Some graduates opt to continue their training by undertaking taught postgraduate (MSc) courses in geotechnical engineering or computing or undertake research degrees (MPhil/PhD).

A rich curriculum enhanced by strong links with industry

A strong emphasis is placed on your personal and professional development with degree programmes specially designed to develop academic, personal and professional skills that will prepare you for employment or future study. You will develop the essential skills valued by employers, such as problem-solving, teamwork, decision-making, communication, planning and organising, time management, presentation and leadership.

Our undergraduates directly benefit from the hundreds of links with industry we have established through collaborative research and consultation. Student projects are usually industrially driven and often directly involve a company. This provides an opportunity for you to undertake commercially important projects at the forefront of technology, gain invaluable experience and enhance your employability.

Dedicated careers advice

The Employability Officer is active in developing aspects of our courses and services that improve the employability of our students. Potential employers make regular visits to the campus, helping students to decide on modules, industry placements and career paths, and sometimes holding interviews. 

There is also a dedicated Careers Adviser who provides specific services such as workshops tailored to careers in Mining and Minerals Engineering and support in matters such as job applications and interview skills. The University's Career Zone will help you to write your CV and prepare for interviews.

Work experience

Work experience
You will generally spend your second year summer vacation gaining work experience anywhere from Australia to the UK and will often be paid for doing so. This will be for a minimum of eight weeks.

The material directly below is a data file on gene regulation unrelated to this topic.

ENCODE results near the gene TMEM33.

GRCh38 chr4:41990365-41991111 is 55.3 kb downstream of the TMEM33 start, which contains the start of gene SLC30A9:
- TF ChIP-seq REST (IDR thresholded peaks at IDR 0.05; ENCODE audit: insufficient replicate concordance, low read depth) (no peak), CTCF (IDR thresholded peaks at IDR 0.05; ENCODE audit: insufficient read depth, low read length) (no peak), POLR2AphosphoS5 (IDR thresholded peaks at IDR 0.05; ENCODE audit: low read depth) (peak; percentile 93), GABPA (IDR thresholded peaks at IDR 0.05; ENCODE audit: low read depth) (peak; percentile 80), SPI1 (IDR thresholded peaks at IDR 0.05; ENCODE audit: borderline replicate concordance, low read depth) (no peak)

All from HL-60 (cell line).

Most students work overseas during this period. The onus is on you to find a placement, although the department can help by providing contact details and suggesting companies which suit your interests.

Companies with close ties to the department also provide placements for a number of students. Most students receive a wage during their placement, and some companies provide other support such as accommodation and travel allowances.

In your final year, you will work on an individual research project in your area of interest throughout the year. The year finishes with a three-week mining feasibility study where you will work in small groups to design and cost a mining project.

You will generally spend your second year summer vacation gaining work experience anywhere from Australia to the UK and will often be paid for doing so. This will be for a minimum of eight weeks.

Most students work overseas during this period. The onus is on you to find a placement, although the department can help by providing contact details and suggesting companies which suit your interests.

Companies with close ties to the department also provide placements for a number of students. Most students receive a wage during their placement, and some companies provide other support such as accommodation and travel allowances.

In your final year, you will work on an individual research project in your area of interest throughout the year. The year finishes with a three-week mining feasibility study where you will work in small groups to design and cost a mining project.

Contact us

Penryn Campus, Cornwall

WebEnquire online
Phone: +44 (0)1326 371801

Website: Visit the Camborne School of Mines website.